Why it matters: Per Bloomberg, Sweden runs on "an almost entirely emission free-power system," and moving plants to burning only trash and biofuels will hopefully "edge out the last of its fossil fuel units."

  • Head of Communications for H&M in Sweden, Johanna Dahl, told Bloomberg: "H&M does not burn any clothes that are safe to use...However it is our legal obligation to make sure that clothes that contain mold or do not comply with our strict restriction on chemicals are destroyed."
  • The Swedish plant has reportedly burned 15 tons of H&M clothing in 2017 thus far.

More young people are becoming farmers

Photo: LM Otero / AP

"For only the second time in the last century, the number of farmers under 35 years old is increasing, according to the U.S. Department of Agriculture's latest Census of Agriculture," the WashPost's Caitlin Downey reports in a front-pager with the lovely headline, "A growing movement":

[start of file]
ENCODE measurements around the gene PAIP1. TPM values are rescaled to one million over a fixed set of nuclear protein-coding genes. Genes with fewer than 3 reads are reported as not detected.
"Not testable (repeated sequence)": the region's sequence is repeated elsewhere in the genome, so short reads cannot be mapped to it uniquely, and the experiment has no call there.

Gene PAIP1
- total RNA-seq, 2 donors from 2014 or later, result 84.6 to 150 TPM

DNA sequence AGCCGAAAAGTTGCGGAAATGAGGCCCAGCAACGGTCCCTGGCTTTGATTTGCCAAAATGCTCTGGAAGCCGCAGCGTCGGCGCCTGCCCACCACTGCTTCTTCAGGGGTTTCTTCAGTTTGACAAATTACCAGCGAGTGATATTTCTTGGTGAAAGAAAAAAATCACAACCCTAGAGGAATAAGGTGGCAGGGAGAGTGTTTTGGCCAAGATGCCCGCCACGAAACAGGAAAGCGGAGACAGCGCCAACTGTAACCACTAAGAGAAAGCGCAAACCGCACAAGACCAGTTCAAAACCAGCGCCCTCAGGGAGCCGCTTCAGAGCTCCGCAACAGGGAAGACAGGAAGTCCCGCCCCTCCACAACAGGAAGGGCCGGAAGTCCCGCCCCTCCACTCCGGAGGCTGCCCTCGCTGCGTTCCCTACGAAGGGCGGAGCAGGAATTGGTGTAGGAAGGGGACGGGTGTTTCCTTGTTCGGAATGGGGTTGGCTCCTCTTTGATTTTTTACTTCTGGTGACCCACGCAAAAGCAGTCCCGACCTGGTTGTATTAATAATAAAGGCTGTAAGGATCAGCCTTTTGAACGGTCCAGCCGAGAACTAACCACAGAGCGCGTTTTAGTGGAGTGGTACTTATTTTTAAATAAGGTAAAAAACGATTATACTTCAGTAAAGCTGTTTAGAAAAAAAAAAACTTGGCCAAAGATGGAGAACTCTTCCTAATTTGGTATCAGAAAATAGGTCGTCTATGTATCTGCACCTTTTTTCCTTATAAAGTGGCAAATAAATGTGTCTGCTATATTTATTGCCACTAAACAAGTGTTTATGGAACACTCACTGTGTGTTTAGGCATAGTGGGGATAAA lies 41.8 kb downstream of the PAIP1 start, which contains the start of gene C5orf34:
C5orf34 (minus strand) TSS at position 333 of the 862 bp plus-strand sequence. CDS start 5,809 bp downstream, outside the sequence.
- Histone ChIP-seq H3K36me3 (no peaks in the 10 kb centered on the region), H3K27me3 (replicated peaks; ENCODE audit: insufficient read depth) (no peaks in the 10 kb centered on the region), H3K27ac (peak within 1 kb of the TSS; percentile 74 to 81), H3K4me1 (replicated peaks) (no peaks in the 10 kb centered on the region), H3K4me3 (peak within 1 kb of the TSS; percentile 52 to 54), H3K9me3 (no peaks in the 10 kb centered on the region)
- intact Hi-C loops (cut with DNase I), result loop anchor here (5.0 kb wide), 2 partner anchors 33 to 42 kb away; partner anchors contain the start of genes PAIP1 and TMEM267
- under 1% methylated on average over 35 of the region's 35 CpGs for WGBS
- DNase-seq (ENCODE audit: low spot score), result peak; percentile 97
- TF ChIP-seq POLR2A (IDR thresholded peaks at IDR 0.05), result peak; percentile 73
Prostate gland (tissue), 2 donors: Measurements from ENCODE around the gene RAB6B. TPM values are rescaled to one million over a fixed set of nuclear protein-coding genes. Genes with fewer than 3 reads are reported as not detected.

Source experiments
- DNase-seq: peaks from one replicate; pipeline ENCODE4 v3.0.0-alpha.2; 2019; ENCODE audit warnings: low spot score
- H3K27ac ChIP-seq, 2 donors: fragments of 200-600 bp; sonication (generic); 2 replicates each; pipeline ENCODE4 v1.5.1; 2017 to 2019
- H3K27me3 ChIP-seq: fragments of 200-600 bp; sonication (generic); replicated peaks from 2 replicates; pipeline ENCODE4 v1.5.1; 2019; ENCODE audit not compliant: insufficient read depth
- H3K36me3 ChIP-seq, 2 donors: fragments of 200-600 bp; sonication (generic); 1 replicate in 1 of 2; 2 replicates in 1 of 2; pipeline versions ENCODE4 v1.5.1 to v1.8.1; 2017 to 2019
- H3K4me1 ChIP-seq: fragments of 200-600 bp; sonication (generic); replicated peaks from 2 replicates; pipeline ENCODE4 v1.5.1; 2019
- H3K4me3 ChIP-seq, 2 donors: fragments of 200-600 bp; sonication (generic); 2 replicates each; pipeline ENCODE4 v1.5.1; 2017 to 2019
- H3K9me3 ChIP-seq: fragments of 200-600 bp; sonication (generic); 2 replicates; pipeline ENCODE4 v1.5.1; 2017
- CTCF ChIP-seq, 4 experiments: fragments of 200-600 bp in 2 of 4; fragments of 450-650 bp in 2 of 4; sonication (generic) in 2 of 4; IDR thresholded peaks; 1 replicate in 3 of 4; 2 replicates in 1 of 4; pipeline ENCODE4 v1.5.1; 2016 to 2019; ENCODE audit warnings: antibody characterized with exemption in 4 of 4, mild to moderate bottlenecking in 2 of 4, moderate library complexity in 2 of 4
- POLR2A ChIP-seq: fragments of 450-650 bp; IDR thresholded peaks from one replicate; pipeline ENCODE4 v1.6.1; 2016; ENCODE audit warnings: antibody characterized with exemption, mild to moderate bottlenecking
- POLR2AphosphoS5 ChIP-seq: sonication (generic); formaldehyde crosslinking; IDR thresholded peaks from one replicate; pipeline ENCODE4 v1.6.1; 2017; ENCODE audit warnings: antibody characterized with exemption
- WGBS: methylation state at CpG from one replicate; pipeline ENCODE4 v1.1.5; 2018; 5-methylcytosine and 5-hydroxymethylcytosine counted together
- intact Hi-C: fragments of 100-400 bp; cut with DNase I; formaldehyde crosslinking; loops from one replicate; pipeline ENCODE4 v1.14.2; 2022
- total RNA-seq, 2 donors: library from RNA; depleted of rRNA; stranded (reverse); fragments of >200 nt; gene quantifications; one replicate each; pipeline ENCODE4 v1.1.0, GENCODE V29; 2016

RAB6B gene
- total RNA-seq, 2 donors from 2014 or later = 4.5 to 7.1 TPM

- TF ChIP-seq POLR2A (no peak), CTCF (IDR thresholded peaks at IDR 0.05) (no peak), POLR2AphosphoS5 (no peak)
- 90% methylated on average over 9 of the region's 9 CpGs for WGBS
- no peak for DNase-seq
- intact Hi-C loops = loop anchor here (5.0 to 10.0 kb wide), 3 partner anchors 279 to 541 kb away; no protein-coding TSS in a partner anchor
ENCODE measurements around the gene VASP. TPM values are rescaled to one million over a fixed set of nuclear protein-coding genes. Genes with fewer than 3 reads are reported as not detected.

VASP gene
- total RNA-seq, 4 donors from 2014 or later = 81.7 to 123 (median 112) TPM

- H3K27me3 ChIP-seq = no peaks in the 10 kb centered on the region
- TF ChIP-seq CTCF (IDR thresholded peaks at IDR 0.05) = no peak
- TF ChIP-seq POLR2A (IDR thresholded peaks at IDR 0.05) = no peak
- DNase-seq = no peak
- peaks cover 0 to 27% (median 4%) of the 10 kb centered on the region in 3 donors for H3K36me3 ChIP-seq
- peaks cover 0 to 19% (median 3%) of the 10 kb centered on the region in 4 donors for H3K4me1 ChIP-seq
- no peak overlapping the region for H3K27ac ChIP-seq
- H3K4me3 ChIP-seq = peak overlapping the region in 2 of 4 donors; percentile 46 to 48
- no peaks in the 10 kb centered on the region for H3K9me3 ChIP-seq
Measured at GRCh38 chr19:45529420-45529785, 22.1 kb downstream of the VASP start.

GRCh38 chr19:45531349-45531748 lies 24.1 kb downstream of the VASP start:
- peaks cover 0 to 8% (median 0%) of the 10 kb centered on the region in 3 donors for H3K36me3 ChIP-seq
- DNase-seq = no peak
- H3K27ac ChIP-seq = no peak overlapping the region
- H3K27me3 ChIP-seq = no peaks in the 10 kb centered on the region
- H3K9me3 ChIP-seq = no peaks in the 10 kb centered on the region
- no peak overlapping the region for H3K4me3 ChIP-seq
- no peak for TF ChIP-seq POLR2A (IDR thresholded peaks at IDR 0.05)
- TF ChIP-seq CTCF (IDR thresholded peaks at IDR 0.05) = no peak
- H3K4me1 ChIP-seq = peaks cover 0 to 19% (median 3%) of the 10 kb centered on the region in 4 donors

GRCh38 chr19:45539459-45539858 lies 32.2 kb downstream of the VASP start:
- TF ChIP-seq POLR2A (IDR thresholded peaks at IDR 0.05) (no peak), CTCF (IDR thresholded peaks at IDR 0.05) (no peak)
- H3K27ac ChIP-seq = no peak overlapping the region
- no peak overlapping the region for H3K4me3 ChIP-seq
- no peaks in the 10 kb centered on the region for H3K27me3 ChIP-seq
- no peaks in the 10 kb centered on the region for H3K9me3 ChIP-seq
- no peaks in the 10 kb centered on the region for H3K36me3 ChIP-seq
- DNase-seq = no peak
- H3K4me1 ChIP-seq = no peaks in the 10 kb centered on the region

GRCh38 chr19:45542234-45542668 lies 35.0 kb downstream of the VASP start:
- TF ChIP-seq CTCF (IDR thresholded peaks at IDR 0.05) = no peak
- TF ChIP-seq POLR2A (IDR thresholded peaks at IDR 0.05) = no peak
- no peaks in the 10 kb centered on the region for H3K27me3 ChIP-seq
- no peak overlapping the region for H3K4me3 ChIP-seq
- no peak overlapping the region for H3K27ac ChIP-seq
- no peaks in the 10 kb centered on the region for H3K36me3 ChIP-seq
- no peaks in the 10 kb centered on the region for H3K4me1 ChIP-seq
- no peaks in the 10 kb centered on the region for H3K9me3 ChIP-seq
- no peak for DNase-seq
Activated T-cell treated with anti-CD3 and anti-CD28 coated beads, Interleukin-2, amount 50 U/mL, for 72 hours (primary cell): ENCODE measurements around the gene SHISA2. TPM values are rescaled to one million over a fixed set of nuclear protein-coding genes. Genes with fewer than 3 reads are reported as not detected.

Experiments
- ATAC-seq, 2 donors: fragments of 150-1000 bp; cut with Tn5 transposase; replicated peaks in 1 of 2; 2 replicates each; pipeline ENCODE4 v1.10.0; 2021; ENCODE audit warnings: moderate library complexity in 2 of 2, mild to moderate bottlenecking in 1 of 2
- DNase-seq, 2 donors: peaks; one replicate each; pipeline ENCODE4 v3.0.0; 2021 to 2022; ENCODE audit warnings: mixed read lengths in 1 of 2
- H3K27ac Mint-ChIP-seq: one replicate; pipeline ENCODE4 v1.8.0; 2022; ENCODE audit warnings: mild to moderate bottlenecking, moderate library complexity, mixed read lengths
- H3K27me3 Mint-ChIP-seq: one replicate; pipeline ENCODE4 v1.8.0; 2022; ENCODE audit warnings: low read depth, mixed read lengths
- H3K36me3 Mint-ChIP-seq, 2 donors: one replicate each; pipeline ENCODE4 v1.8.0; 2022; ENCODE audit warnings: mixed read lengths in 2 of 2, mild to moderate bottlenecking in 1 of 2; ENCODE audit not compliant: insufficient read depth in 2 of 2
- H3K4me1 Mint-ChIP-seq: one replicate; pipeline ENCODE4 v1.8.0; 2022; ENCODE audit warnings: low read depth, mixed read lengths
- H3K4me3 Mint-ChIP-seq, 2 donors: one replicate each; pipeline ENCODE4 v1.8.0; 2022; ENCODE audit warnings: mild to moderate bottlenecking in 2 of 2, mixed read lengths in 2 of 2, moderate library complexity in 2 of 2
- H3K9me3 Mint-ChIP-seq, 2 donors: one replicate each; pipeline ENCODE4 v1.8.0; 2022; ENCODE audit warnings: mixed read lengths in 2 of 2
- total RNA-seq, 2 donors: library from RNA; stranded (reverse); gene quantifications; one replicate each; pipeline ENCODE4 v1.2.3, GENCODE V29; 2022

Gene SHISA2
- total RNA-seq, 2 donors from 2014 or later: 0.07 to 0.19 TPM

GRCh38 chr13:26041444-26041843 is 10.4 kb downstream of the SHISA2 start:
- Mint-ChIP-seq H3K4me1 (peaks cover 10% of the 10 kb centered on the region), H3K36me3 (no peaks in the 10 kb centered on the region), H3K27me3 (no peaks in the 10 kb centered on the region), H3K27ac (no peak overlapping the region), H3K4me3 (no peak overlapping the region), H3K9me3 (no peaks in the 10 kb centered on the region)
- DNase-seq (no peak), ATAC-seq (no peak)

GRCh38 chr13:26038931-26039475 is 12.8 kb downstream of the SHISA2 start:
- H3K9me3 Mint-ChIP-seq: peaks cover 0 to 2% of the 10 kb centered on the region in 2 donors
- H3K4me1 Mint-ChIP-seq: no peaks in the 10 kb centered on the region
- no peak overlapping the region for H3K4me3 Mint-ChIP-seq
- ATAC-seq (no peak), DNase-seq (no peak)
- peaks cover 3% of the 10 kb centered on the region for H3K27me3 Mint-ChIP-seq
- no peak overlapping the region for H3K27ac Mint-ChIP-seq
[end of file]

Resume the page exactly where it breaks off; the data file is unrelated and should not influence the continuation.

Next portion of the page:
• 69% of the surveyed young farmers had college degrees — significantly higher than the general population.
  • Why it matters: "This new generation can't hope to replace the numbers that farming is losing to age. But it is already contributing to the growth of the local-food movement and could help preserve the place of midsize farms in the rural landscape."
  • Where it's happening: "In some states, such as California, Nebraska and South Dakota, the number of beginning farmers has grown by 20 percent or more."
  • The millennials are "far more likely than the general farming population to grow organically, limit pesticide and fertilizer use, diversify their crops or animals, and be deeply involved in... farmers markets."

Uber's data breach cover-up could be the last straw for some riders

Photo: Richard Vogel / AP

Uber's "latest misbehavior involving a data breach cover-up revealed this week could be the impetus for people to ride elsewhere," according to AP's Tom Krisher in Detroit and tech writer Barbara Ortutay: